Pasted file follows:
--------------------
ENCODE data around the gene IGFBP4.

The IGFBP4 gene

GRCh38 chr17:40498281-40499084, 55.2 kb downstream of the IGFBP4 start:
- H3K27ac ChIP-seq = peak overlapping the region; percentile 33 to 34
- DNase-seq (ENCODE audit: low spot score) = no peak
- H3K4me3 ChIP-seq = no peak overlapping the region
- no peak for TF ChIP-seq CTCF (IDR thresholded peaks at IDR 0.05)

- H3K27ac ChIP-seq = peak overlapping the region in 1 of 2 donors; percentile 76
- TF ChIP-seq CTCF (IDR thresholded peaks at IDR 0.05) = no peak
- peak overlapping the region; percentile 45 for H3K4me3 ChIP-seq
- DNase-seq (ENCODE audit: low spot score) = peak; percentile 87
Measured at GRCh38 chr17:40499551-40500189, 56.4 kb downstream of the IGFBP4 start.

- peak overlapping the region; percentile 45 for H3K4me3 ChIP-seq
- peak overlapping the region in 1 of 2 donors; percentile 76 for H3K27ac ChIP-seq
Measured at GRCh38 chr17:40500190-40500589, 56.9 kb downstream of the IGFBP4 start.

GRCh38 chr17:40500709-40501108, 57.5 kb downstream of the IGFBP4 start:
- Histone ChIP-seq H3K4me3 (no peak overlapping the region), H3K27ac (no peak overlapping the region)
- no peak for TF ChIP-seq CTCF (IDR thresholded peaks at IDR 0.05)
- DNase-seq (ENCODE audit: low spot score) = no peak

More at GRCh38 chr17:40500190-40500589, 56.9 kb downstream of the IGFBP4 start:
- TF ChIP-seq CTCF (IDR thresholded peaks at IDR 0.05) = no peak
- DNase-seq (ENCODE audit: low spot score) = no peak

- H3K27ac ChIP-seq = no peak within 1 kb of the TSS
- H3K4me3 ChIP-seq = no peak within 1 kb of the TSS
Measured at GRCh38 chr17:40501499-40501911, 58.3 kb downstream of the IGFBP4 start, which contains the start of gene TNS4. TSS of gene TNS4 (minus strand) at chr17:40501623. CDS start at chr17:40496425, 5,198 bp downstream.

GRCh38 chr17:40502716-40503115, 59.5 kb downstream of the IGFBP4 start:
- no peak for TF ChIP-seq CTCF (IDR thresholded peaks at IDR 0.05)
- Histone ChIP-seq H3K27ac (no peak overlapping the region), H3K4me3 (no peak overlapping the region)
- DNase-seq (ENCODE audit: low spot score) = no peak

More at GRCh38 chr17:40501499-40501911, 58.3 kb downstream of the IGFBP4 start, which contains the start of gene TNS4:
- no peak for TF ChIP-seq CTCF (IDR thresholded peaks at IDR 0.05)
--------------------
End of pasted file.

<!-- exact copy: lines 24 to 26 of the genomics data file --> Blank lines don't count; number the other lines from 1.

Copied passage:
- H3K4me3 ChIP-seq = no peak within 1 kb of the TSS
Measured at GRCh38 chr17:40501499-40501911, 58.3 kb downstream of the IGFBP4 start, which contains the start of gene TNS4. TSS of gene TNS4 (minus strand) at chr17:40501623. CDS start at chr17:40496425, 5,198 bp downstream.

GRCh38 chr17:40502716-40503115, 59.5 kb downstream of the IGFBP4 start: